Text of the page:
If it’s not unlimited, try setting it through the following command

alter system set max_dump_file_size=UNLIMITED;

The majority of errors that occur during a Data Pump job, can be diagnosed by creating a trace file for the Master Control Process (MCP) and the Worker Process(es) only.

In case of standard tracing trace files are generated in BACKGROUND_DUMP_DEST. In case of standard tracing,

– Master Process trace file format:  <SID>_dm<number>_<process_id>.trc

– Worker Process trace file format: <SID>_dw<number>_<process_id>.trc

In case of full tracing two trace files are generated in BACKGROUND_DUMP_DEST which are the one’s generated by standard tracing modiles and an additional trace file is generated in USER_DUMP_DEST.

Shadow Process trace file format: <SID>_ora_<process_id>.trc

In Databases where ADR is configured, the locations of the files will be like

$ADR_HOME/trace:
– Data Pump Master Control Processes files have format: SID_dm_process_id.trc
– Data Pump Worker Process trace files have format: SID_dw_process_id.trc
– Data Pump Shadow Process trace files have format: SID_ora_process_id.trc

The list of trace level in data pump is shown below.

 Trace   DM   DW  ORA  Lines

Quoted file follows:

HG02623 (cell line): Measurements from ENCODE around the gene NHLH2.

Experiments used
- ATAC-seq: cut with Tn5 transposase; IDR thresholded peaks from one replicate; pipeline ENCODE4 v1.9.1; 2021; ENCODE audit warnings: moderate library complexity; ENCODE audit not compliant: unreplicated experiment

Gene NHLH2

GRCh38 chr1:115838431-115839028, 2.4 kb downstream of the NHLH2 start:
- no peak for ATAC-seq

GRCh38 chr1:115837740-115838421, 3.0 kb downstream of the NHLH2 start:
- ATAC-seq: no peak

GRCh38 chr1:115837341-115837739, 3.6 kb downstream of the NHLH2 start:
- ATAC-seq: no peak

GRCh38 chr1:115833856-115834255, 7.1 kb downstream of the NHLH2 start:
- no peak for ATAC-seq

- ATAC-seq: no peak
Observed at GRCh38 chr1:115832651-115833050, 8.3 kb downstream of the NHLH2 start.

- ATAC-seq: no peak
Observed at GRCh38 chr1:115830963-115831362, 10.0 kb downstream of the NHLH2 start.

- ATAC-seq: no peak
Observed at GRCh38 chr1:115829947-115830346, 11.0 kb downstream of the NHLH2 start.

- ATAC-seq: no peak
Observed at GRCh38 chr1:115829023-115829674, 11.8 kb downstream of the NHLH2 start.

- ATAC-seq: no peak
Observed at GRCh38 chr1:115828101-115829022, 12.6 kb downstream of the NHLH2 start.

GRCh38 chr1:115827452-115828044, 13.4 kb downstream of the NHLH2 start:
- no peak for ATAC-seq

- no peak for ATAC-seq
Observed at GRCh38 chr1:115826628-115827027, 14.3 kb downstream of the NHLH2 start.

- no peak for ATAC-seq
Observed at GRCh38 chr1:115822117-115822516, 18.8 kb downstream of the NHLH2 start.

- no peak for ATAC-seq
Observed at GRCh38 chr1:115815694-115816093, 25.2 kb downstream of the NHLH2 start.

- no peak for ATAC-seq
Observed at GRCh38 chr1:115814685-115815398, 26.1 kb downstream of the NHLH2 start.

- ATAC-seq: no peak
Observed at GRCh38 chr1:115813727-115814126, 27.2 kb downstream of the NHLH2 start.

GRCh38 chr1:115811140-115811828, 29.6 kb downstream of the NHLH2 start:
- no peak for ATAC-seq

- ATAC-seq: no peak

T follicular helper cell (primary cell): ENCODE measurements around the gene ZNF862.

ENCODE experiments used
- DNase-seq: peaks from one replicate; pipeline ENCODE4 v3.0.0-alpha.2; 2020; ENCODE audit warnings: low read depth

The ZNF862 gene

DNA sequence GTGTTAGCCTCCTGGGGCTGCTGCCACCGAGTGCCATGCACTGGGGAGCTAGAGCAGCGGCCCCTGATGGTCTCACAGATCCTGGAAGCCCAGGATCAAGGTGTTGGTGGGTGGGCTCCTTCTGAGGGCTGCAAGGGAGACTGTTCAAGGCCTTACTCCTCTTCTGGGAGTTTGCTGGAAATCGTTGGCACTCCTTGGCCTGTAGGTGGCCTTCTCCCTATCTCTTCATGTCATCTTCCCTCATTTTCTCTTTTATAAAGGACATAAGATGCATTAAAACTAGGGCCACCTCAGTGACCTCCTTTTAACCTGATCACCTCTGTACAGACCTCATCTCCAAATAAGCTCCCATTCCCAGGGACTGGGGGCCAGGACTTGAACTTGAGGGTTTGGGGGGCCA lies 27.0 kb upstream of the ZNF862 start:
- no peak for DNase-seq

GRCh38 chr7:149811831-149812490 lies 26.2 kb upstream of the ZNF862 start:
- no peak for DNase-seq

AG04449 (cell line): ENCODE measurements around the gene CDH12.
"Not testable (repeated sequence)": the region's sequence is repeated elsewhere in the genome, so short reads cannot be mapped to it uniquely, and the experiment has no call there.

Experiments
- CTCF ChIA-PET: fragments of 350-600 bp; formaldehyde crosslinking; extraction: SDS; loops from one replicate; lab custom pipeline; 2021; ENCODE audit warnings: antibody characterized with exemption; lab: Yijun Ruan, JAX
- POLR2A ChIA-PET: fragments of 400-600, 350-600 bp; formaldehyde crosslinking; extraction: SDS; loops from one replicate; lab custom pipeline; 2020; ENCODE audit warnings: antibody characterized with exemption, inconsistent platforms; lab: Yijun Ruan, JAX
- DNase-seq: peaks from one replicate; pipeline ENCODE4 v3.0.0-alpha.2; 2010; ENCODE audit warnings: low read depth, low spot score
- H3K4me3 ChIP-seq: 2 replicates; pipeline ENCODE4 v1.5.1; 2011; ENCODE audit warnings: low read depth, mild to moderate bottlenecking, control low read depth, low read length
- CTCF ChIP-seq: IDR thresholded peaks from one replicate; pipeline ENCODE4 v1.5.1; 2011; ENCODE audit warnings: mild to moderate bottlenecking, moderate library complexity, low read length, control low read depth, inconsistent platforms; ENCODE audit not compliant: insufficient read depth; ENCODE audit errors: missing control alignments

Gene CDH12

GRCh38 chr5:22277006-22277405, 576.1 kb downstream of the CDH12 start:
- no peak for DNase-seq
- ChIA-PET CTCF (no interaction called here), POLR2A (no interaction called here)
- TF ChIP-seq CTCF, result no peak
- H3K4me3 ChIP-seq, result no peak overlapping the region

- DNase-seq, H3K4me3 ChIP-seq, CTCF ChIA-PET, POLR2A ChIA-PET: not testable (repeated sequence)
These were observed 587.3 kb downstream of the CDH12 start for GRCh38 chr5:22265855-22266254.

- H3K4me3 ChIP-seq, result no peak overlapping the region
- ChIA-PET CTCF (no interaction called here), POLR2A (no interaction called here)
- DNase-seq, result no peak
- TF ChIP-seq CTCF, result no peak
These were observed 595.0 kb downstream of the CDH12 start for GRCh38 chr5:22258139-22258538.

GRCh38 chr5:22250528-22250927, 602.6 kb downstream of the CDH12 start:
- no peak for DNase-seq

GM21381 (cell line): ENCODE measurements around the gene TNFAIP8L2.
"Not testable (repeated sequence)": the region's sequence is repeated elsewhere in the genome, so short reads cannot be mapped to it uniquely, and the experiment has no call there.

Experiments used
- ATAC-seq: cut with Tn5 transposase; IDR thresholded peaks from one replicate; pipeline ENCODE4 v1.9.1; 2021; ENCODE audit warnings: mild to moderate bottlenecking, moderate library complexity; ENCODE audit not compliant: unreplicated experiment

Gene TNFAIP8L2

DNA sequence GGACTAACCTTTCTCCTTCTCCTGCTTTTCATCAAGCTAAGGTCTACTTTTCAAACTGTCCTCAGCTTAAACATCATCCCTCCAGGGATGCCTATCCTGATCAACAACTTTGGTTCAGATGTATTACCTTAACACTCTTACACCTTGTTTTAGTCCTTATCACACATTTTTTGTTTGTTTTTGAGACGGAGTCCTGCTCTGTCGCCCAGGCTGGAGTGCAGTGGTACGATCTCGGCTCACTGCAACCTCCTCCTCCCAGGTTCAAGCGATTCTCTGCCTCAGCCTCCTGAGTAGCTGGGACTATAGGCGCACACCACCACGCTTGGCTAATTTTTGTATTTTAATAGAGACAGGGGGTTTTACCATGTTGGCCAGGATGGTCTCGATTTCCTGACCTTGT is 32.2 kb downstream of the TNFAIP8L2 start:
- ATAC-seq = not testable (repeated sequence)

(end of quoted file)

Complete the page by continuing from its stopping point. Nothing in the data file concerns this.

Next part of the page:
level  trc  trc  trc     in
  (hex) file file file  trace                                         Purpose
------- ---- ---- ---- ------ -----------------------------------------------
  10300    x    x    x  SHDW: To trace the Shadow process (API) (expdp/impdp)
  20300    x    x    x  KUPV: To trace Fixed table
  40300    x    x    x  'div' To trace Process services
  80300    x            KUPM: To trace Master Control Process (MCP)      (DM)
 100300    x    x       KUPF: To trace File Manager
 200300    x    x    x  KUPC: To trace Queue services
 400300         x       KUPW: To trace Worker process(es)                (DW)
 800300         x       KUPD: To trace Data Package
1000300         x       META: To trace Metadata Package
--- +
1FF0300    x    x    x  'all' To trace all components          (full tracing)